An average of 11.4 million spectators watched the Beijing Olympics on NBCUniversal platforms each night – the smallest prime-time audience on record for any Winter Olympics and far surpassing that of any other Winter Olympics. 19.8 million nightly viewers for the 2018 Pyeongchang Olympics.
Over two weeks of coverage, starting with cold opening show 4 and ended Sunday, drew a total of 160 million viewers on NBC television, the Peacock streaming service and other platforms, NBCUniversal said Monday.
Dramatic storylines ramped up during NBCUniversal’s 2,800 hours of coverage, but little served an audience that might have been craving escape quests and stories of victory. Pandemic restrictions force competitions to take place in the bubble. The result: most of the stands were empty and NBC announcers like Johnny Weir and Tara Lipinski had to move their dispatches from a compound in Connecticut.
Some of the most memorable episodes lack the uplifting, inspirational qualities that make up Olympic blockbuster broadcasts. Mikaela Shiffrinan American skier, who won three Olympic medals before arriving in Beijing, tripped miserably in several events and left empty-handed. Kamila Valieva15 year old Russian figure skater, disbanded while her freestyle skating while overcoming a doping scandal. As she stepped off the ice, her coach assessed her on camera.
Geopolitical tensions also drag on the Olympics. China tries to eliminate the Game of Political Overtones using bots and fake accounts. And concerns about the welfare of Chinese players Peng Shuaiwho last year accused a political official of sexual abuse, threatening to overshadow the Olympics.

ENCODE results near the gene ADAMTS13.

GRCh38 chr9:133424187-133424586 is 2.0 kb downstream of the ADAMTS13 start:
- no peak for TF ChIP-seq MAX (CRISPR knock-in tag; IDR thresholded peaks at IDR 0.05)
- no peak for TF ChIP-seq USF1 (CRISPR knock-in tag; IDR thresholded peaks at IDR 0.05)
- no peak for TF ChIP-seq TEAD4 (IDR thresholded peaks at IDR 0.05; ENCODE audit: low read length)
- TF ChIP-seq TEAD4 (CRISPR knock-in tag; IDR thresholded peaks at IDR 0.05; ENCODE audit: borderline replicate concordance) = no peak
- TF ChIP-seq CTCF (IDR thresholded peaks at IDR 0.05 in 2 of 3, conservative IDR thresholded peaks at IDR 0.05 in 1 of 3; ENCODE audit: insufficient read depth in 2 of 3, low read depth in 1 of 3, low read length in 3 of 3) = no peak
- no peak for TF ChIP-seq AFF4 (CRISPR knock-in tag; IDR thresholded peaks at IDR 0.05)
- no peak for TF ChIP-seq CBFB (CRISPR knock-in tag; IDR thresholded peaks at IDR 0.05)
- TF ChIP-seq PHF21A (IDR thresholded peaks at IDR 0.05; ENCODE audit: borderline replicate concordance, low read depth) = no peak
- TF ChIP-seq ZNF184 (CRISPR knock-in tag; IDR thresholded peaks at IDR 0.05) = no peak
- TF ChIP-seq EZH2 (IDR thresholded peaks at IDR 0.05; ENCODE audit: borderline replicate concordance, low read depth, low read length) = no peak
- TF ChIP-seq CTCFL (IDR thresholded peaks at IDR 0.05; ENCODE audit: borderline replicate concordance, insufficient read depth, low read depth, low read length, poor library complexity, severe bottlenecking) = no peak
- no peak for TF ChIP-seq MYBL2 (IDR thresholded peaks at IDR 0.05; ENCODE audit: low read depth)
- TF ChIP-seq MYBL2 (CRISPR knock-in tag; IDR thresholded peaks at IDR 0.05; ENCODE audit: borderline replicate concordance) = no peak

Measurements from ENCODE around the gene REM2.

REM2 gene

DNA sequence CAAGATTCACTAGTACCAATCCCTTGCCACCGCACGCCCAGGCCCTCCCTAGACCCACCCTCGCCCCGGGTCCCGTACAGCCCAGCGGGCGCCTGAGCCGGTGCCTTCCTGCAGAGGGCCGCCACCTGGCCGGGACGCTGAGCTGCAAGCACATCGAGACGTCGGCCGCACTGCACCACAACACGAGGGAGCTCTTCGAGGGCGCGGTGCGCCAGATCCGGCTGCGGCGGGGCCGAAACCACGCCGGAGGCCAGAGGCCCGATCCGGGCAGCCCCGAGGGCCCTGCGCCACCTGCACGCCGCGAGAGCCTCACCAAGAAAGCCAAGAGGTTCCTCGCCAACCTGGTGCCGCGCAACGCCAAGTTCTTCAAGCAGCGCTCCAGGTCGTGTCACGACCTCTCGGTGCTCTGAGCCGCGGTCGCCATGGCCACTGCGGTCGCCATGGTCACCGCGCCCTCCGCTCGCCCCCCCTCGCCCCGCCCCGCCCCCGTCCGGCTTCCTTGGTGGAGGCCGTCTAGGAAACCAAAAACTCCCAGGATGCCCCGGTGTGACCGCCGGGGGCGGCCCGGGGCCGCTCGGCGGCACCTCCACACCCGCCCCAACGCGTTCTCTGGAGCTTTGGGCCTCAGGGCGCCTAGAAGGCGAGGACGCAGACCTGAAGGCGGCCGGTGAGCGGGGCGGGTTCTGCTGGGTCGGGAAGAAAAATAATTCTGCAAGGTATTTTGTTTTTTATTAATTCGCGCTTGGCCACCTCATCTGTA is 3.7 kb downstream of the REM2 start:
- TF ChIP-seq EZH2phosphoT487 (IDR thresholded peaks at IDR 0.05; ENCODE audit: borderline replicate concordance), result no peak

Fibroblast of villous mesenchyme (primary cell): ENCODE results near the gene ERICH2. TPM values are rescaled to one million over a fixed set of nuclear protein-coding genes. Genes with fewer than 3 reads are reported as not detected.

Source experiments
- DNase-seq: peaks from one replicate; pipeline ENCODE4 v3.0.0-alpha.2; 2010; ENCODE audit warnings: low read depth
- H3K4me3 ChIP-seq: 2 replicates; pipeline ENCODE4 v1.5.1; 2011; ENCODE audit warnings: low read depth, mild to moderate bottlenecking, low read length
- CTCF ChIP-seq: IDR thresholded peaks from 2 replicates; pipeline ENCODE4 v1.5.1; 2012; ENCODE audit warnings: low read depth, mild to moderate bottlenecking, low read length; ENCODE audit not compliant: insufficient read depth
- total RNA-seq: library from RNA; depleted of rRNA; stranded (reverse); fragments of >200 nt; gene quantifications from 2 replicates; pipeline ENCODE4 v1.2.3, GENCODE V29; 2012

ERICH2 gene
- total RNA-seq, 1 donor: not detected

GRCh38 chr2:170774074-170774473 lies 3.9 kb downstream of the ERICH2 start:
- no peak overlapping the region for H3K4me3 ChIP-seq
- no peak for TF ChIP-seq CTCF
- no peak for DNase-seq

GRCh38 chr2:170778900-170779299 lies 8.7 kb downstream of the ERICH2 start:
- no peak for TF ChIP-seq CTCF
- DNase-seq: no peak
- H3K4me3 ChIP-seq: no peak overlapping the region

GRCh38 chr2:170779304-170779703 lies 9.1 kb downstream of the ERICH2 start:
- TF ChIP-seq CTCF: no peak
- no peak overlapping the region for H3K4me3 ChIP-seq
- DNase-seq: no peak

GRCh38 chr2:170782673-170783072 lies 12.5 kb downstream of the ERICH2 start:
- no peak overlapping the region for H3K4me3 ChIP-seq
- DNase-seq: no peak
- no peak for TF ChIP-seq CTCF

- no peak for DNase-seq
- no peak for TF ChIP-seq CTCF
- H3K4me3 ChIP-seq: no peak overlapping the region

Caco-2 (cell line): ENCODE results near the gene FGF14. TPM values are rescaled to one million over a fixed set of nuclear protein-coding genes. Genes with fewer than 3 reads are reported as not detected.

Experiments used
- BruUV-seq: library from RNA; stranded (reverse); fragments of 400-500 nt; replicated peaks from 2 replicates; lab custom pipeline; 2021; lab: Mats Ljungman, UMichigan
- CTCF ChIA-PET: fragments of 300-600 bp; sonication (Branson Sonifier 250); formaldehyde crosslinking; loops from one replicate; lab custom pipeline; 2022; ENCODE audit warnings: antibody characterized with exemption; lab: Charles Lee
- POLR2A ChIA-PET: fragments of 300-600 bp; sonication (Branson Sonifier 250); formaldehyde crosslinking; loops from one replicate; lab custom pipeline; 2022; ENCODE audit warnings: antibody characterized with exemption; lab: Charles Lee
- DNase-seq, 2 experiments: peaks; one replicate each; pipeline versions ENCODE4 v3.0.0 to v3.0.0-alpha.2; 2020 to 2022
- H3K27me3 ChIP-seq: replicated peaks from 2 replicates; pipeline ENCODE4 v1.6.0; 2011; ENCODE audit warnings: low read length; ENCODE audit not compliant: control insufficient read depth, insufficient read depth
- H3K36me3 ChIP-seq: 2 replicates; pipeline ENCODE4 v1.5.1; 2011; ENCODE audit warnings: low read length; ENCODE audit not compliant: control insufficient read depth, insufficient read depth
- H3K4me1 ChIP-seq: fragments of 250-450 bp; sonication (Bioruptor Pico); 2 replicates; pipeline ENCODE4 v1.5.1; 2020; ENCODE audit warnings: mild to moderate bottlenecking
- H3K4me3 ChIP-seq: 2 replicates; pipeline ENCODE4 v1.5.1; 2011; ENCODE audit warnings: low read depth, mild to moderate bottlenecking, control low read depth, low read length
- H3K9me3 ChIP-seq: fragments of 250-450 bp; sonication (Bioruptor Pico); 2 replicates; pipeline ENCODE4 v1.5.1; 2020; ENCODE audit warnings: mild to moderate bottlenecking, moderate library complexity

“The Olympic brand is really struggling. Tang Tang, a communications professor at Kent State University who has studied the Olympics, said.
The Beijing Olympics lacked the kind of powerhouse narrative that made American swimmers Michael Phelps and him eight gold medals into must-see TV in 2008. One of the breakout stars of this year’s Olympics, Chinese-American skier Eileen Gu, compete for China rather than the United States. And the players in National Hockey League did not participate.
“Audiences watch the Olympics for the stories. They need that superhero story, that star quality,” said Professor Tang. “They don’t really see the Olympics as a real sporting event, but something more personal.”
In 2014, NBCUniversal bought the US rights to broadcast the Olympics through 2032 for $7.75 billion. But the Beijing Games, and in Tokyo six months before, were a logistical challenge. Tokyo Olympics was drawn smallest audience since NBCUniversal started covering the Summer Olympics in 1988.
In Beijing, NBCUniversal struggles with a 13-hour time difference from New York, which means social media and news bulletins often deliver Olympic results long before viewers watch a broadcast. The company says this year’s Olympics are the most streamed Winter Olympics ever, with 4.3 billion minutes streamed across digital media and social networks.
Prior to this month, NBCUniversal had told advertisers that ratings for the Beijing Olympics would be lower than for the Pyeongchang event. The company said on Monday that its coverage in Beijing topped everything on primetime television other than the NFL.
The biggest night of this year’s Olympics is February 13, when 24 million people watch, many of them likely from NBCUniversal’s Broadcast Super Bowl. The football game drew 112 million viewers, accounting for 70% of the total audience who watched the Olympics over two weeks.
https://www.nytimes.com/2022/02/21/business/media/olympics-ratings.html Beijing Olympic Ranking Is Worst Of Any Winter Olympics